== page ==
Even when the circuit breaker is completely off for the entire apartment, and the light not turning on (as well as other lights on the same switch), and no outlets working, I still like to test for voltage out of a safety paranoia. And when I went to test the old light fixture in question, the non-contact voltage tester was lighting up like crazy!
Non-contact testers have their uses, One is indicating the presence of ungrounded power. The other is.. oh, yeah, indicating the presence of ungrounded power.

That said, turning the breaker off should have killed the power to the fixture. It didn't, if your squawk stick is working properly. If you killed the power then you killed the power. Did you test your tester before using it?

One thing worth noting is that my breaker only controls the power for my apartment and there are other units in this brownstone. Is it possible that my non-contact tester is picking up on nearby wiring in the ceiling designated for other apartments? The thing is, the tester only lights up when I touch it directly to the wires/fixture, but not even centimeters away, so I wouldn't think that to be the cause...
Actually, that may be an indication that it's picking up induced voltage.

2. With this old K&T wiring, how can I tell which one is hot and which one is neutral? The old cloth insulation is the same color (both black). Is it a matter of testing when the power is on, contacts on hot+metal = 120v, neutral+metal = 0-1v?
Yes, provided the metal is connected to ground. Another way is to plug a 3-conductor extension cord into a grounded receptacle and use the ground slot in the female as one of your probe contact points.

3. Lastly, there is no proper junction box. It's just some sort of ceramic thing wedged into the ceiling and some black box inside that but it doesn't look like any junction box I've ever seen.
That box may be acceptable. K&T wiring in good condit6ion is still allowed to be used, and many of the fittings used with it are too. That said, the splices that connect your fixture wires to the house wiring must be in an approved enclosure. The existing box plus a canopy may meet that requirement.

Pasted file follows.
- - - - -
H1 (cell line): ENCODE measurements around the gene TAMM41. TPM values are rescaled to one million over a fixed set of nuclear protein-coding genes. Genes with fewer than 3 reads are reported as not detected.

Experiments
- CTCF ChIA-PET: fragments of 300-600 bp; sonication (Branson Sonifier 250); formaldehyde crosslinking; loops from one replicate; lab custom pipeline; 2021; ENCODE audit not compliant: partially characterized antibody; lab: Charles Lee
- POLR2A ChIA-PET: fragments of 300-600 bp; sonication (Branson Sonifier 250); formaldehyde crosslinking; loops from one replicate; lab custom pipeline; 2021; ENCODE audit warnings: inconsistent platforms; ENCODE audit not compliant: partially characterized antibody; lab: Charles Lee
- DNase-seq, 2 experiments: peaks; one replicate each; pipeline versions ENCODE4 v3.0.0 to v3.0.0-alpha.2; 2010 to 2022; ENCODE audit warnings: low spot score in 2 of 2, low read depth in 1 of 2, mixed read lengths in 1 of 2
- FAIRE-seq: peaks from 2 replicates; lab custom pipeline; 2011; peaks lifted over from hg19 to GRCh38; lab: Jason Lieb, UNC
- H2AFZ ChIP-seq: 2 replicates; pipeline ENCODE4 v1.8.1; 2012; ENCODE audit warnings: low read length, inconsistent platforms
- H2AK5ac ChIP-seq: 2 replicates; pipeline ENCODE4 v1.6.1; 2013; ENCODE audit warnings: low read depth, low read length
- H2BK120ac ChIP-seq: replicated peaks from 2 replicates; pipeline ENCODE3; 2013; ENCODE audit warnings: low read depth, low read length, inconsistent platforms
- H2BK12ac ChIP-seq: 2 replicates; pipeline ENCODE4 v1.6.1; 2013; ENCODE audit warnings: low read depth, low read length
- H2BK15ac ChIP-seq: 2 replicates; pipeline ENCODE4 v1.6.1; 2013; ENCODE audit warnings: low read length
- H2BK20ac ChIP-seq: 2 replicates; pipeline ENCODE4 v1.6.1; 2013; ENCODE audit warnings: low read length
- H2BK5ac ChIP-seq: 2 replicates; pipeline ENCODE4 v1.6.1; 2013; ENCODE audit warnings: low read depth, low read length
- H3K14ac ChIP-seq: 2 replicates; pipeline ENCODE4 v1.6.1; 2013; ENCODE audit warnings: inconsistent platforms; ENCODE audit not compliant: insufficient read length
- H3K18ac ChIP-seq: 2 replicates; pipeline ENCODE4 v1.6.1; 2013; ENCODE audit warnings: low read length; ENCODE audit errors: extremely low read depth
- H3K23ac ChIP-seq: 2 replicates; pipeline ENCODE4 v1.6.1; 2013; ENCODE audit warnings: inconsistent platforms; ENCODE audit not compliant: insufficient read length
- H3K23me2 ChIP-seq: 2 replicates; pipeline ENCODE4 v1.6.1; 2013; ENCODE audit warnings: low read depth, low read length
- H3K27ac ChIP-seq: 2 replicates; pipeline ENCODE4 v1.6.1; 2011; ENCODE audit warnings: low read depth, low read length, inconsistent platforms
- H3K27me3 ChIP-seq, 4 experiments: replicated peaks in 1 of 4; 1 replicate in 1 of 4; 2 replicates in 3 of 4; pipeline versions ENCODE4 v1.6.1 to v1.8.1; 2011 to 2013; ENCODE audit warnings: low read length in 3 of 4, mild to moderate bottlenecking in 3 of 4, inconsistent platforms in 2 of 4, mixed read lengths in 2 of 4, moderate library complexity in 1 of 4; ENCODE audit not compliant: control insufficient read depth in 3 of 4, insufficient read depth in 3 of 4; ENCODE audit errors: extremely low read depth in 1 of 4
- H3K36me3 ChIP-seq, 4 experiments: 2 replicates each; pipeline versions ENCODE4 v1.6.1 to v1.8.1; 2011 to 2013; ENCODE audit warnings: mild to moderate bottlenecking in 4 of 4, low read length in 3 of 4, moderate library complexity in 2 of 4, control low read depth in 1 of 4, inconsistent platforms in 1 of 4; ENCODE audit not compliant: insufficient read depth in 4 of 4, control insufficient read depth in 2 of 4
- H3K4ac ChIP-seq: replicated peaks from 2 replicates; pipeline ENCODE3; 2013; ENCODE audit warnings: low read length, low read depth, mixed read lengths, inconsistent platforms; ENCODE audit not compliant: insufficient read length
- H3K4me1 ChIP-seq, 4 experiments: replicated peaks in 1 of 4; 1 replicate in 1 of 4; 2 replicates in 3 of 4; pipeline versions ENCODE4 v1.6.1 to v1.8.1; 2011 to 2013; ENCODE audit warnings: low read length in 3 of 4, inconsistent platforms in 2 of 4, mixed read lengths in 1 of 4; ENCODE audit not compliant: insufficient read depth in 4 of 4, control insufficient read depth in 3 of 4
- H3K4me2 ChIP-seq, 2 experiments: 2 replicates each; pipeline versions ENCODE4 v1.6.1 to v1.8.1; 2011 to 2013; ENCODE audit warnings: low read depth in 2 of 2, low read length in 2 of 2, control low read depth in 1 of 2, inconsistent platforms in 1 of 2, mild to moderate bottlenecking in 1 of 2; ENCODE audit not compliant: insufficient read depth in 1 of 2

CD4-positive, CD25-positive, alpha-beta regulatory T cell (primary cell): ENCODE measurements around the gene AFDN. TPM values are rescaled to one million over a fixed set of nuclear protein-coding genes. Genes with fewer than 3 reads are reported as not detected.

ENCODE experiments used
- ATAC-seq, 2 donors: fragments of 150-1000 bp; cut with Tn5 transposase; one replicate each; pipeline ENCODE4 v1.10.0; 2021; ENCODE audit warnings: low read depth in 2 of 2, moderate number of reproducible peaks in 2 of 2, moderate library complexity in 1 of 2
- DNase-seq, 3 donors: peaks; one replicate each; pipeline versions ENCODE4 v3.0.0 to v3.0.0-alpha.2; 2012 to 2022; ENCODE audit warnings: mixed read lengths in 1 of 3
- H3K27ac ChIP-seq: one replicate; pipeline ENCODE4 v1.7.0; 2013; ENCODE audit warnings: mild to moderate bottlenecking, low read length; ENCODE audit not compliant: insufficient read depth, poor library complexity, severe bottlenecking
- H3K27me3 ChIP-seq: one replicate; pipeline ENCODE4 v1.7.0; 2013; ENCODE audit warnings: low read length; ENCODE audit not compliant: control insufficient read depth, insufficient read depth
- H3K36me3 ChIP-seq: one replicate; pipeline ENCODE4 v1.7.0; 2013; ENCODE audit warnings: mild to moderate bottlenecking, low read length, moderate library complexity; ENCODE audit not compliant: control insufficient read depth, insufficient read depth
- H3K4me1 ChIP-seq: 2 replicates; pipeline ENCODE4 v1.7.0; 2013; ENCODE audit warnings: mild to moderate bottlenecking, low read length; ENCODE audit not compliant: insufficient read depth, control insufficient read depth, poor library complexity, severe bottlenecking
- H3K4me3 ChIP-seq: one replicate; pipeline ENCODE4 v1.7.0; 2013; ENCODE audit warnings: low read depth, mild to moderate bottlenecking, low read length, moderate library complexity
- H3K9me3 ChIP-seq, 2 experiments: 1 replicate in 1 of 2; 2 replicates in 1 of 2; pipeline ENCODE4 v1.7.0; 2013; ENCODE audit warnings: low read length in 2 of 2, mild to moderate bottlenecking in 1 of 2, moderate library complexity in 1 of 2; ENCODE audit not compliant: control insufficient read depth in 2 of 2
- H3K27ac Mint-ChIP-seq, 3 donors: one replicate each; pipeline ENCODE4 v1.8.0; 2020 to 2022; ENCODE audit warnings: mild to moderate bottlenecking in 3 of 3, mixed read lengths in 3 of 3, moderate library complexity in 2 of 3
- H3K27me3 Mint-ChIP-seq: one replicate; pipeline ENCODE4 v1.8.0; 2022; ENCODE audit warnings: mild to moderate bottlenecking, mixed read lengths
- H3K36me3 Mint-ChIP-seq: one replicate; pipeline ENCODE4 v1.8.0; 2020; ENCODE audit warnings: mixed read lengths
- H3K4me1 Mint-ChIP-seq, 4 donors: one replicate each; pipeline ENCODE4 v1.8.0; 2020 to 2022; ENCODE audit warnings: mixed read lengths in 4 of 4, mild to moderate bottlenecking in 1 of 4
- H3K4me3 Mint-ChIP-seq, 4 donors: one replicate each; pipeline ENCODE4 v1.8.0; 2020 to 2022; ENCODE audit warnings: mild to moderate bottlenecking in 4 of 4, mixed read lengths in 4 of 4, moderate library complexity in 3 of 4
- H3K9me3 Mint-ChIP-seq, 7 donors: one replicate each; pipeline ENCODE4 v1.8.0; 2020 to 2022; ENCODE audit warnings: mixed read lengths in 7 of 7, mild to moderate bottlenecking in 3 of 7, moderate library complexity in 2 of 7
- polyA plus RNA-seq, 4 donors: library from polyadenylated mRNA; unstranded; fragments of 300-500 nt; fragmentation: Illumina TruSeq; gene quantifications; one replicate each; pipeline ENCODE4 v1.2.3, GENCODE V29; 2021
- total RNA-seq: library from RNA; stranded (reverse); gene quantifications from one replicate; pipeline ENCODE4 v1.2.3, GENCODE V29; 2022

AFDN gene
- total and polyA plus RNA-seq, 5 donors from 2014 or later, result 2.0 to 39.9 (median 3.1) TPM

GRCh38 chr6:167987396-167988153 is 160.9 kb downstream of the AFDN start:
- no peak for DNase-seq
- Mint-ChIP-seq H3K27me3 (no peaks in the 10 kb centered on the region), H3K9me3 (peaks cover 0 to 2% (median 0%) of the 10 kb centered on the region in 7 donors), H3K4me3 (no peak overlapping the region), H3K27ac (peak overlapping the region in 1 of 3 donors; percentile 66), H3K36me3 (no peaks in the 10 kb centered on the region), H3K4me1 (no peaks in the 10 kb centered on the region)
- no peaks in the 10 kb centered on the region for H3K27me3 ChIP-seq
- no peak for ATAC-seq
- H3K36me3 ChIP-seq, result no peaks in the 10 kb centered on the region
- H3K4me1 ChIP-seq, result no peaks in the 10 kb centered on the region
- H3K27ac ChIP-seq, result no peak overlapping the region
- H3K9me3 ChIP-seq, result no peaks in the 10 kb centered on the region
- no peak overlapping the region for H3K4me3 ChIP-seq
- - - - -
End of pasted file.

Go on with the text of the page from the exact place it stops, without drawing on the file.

Not sure how I can mount my pendant light. The good thing is, it's basically a bare-bulb design that is extremely light. Could I just mount it to the ceiling with anchors if it comes down to it?
You could, if you also mounted a box to enclose the splices. Do you see the end of a pipe in the center of the existing box? If the original gas pipe is still there, and if your new fixture has a fitting for all-thread at the top, you can use a hickey to mount it.
 
  #12  
Old 09-19-13, 10:52 PM
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The owner of the property, even if it's a condo association, has access to the main distribution panel. My friends who live in apartments in Brooklyn have access to the overcurrent protection devices that protect all of the wiring in their unit.

I suspect you do too, and that your non-contact voltage tester was reacting to induced voltage. Go with the analog meter.
 
  #13  
Old 09-20-13, 02:07 AM
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jwing, If you see thin strips of wood behind the plaster about 3/8" think, that's wood lath. It can hold a small light fixture. If you see sheet rock, that apartment was added at a later date. That brings up questions about billing but that's another story.

BrooklynPix.com - Brooklyn New York City NYC Photos Pictures Books -- Most Complete Archive of Old Brooklyn Photographs Click on any neighborhood.
 
  #14  
Old 09-20-13, 07:40 AM
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Well actually, in NYC, it is quite normal to purchase an apartment (e.g., one unit, or one floor), as part of one larger building with other tenants who also purchased or rent their apartment. Co-ops and that sort of thing. Very few people I know own entire buildings.
So, you never said, do you rent or own the apartment?